Free trade agreements have never been primarily about trade. This is true of the FTAA deal being discussed, amidst draconian security measures, in Quebec City.
From the original Canada-U.S. free trade agreement and NAFTA to the WTO agreements and the proposed Free Trade Area of the Americas, these international treaties are about making it easier for the world's largest corporations to lower their costs. It allows them to seek out the cheapest workers, the most lax environmental laws and to use the threat of relocation to get what they want. The notion that any country, its workers or consumers benefit from such agreements is a myth.
Anyone doubting what these agreements are really about should examine NAFTA. The trade deal between Canada, the U.S. and Mexico is the template for the FTAA. Everything that is in NAFTA - and more, of course - will be in the FTAA. One of the things in NAFTA is Chapter 11, the chapter on investment. (A virtually identical chapter is planned for the FTAA, as a leaked document revealed this week.) The chapter allows corporations to sue countries directly. In effect, corporations get to implement the terms of a treaty signed by sovereign governments.
These lawsuits are determined not by our courts but by appointed tribunals of trade experts meeting in secret. Their job? To determine whether our laws have reduced the level of profit that a corporation would have made if the law weren't in place. And this includes future profits. When Canada banned the gasoline additive MMT because it had evidence that it was a neurotoxin, the product's manufacturer sought $250-million in compensation through NAFTA. Canada threw in the towel half way through the hearing, publicly apologized to Ethyl Corporation, paid them $20-million, and withdrew the ban.
Canada Post is threatened by a $234-million NAFTA suit because the giant U.S. courier UPS can't stand the competition. British Columbia's ban on bulk water exports is the subject of a $900 million suit. Canada has already lost another NAFTA case in which we were sued for complying with an environmental treaty, the Basel Convention on theTransboundary Movement of Hazardous Wastes. S.D. Myers lost business and profits when we stopped sending toxic PCB's over the border.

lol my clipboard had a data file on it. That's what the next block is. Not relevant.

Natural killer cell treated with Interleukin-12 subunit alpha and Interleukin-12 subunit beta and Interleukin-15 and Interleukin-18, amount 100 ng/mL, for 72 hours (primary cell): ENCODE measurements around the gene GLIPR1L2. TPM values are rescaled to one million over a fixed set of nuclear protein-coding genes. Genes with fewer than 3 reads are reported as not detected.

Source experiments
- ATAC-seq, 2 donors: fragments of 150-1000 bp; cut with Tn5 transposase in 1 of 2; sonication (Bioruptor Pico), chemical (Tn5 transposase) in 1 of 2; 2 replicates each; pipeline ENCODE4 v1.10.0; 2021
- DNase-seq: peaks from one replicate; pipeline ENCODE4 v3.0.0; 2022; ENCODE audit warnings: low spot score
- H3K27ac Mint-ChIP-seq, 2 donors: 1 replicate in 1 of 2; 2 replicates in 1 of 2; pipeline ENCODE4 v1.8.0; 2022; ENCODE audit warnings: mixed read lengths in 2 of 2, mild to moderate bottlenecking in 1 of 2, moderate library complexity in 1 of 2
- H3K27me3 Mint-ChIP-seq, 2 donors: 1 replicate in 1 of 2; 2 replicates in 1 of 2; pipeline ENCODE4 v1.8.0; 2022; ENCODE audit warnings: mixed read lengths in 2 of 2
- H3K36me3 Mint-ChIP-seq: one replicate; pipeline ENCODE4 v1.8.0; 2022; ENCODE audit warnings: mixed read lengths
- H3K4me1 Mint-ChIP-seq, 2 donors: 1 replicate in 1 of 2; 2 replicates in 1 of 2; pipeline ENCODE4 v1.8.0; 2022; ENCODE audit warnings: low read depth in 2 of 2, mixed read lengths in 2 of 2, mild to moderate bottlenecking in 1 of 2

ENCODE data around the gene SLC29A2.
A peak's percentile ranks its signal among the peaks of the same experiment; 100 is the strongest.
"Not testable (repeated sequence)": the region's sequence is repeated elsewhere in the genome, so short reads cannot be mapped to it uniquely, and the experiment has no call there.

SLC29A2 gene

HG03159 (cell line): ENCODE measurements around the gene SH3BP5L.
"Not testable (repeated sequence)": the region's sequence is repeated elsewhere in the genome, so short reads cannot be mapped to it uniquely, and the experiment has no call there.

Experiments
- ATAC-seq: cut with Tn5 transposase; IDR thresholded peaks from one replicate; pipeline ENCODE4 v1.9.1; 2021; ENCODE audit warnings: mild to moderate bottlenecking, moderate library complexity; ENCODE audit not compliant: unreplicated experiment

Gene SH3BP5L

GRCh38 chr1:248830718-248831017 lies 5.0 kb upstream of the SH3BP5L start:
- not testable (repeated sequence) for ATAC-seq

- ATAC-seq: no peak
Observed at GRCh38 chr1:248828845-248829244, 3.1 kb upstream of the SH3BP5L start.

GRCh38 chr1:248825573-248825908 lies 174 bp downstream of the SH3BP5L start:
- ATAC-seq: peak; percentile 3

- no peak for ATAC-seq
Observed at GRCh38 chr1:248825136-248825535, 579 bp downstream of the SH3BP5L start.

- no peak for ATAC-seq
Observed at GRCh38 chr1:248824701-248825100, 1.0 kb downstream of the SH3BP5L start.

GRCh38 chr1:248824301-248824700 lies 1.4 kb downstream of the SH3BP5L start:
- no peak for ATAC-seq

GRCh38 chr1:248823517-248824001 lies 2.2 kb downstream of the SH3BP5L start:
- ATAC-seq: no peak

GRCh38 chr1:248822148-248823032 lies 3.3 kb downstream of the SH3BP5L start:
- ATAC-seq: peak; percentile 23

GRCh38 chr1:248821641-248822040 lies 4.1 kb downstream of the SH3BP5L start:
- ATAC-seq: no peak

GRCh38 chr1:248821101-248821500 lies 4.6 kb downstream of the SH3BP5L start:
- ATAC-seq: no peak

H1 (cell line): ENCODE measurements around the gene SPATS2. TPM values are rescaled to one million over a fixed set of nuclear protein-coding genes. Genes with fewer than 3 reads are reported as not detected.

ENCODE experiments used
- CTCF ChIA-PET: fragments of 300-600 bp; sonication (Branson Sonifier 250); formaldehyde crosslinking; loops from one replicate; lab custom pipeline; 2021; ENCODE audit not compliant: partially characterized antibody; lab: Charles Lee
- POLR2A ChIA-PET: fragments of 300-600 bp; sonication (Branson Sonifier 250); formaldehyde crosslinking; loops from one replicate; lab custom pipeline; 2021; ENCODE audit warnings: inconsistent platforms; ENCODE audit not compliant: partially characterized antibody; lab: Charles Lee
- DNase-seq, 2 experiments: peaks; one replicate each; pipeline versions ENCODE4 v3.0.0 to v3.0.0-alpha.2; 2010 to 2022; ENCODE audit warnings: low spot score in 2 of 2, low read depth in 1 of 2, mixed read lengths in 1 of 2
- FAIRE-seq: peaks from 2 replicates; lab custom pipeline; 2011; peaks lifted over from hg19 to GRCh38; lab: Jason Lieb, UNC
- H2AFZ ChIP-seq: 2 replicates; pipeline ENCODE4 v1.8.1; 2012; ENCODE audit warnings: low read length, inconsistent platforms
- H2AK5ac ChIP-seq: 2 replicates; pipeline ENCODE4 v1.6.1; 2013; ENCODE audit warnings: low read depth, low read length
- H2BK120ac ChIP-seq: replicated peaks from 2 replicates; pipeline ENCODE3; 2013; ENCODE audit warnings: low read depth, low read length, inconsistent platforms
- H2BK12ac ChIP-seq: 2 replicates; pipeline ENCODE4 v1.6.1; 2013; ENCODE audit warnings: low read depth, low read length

Promoters of free trade portray opponents as selfish trying to deny Mexicans good paying jobs. In fact, Mexico and its workers have suffered under NAFTA. It's true exports have increased exponentially - but not as quickly as imports. Mexico is facing a balance of payments crisis as a result of "opening" its economy. Since NAFTA came into effect in 1994 the gap between U.S. and Mexican manufacturing wages has grown by some 30 per cent. A recent study by the Washington-based Economic Policy Institute examined the impact of NAFTA on workers in the three countries. It revealed that manufacturing wages in Mexico had fallen 21 per cent since NAFTA came into effect. Virtually all of the NAFTA-created jobs are in the border area maquiladoraswhere wages are deliberately suppressed to attract U.S. companies. Domestic manufacturing wages are twice what they are in the maquilas.
What about Canada? The EPI study shows that at the end of the 1990s manufacturing employment was still six per cent below its 1989 level. Canada experienced a net destruction of 276,000 jobs up to 1997. This happened despite an annual average trade surplus of $19.7-billion during the 1990s, more than double the average in the 1980s. Average per capita income fell steadily during most of the 1990s and only regained 1989 levels in 1999. Economic growth and average unemployment were worse in the free trade 1990s than in any decade since the 1930s.
If we polled Canadians about whether or not they were in favour of these specific results of expanded trade we know what the answer would be. But most pollsters simply ask are you in favour of expanded trade? The results are totally predictable. This week a CROP poll said 57 per cent of Canadians support expanded trade and 25 per cent oppose it. Even after a ten year barrage of supportive editorials and business propaganda, Canadians are wary about free trade and know who benefits: 41 per cent say businesses benefit most, 32 per cent say governments do, 11 per cent say consumers do and just 2 per cent think workers do.
Another poll this week revealed that 90 per cent of Canadians say they want public hearings and a parliamentary debate before the FTAA is signed. Many of those who feel most strongly about the issue of closed-door negotiations are in Quebec City demanding to be heard. Free trade proponents ask the rhetorical question: Whom do these demonstrators represent? The answer may just be the 90 per cent of Canadians who think its time these negotiations were opened up to public scrutiny. Such exposure would doom the FTAA to certain defeat.
A version of this article originally appeared in the Vancouver Sun newspaper.
For more rabble news coverage of the Quebec Summit and its aftermath, please click here.
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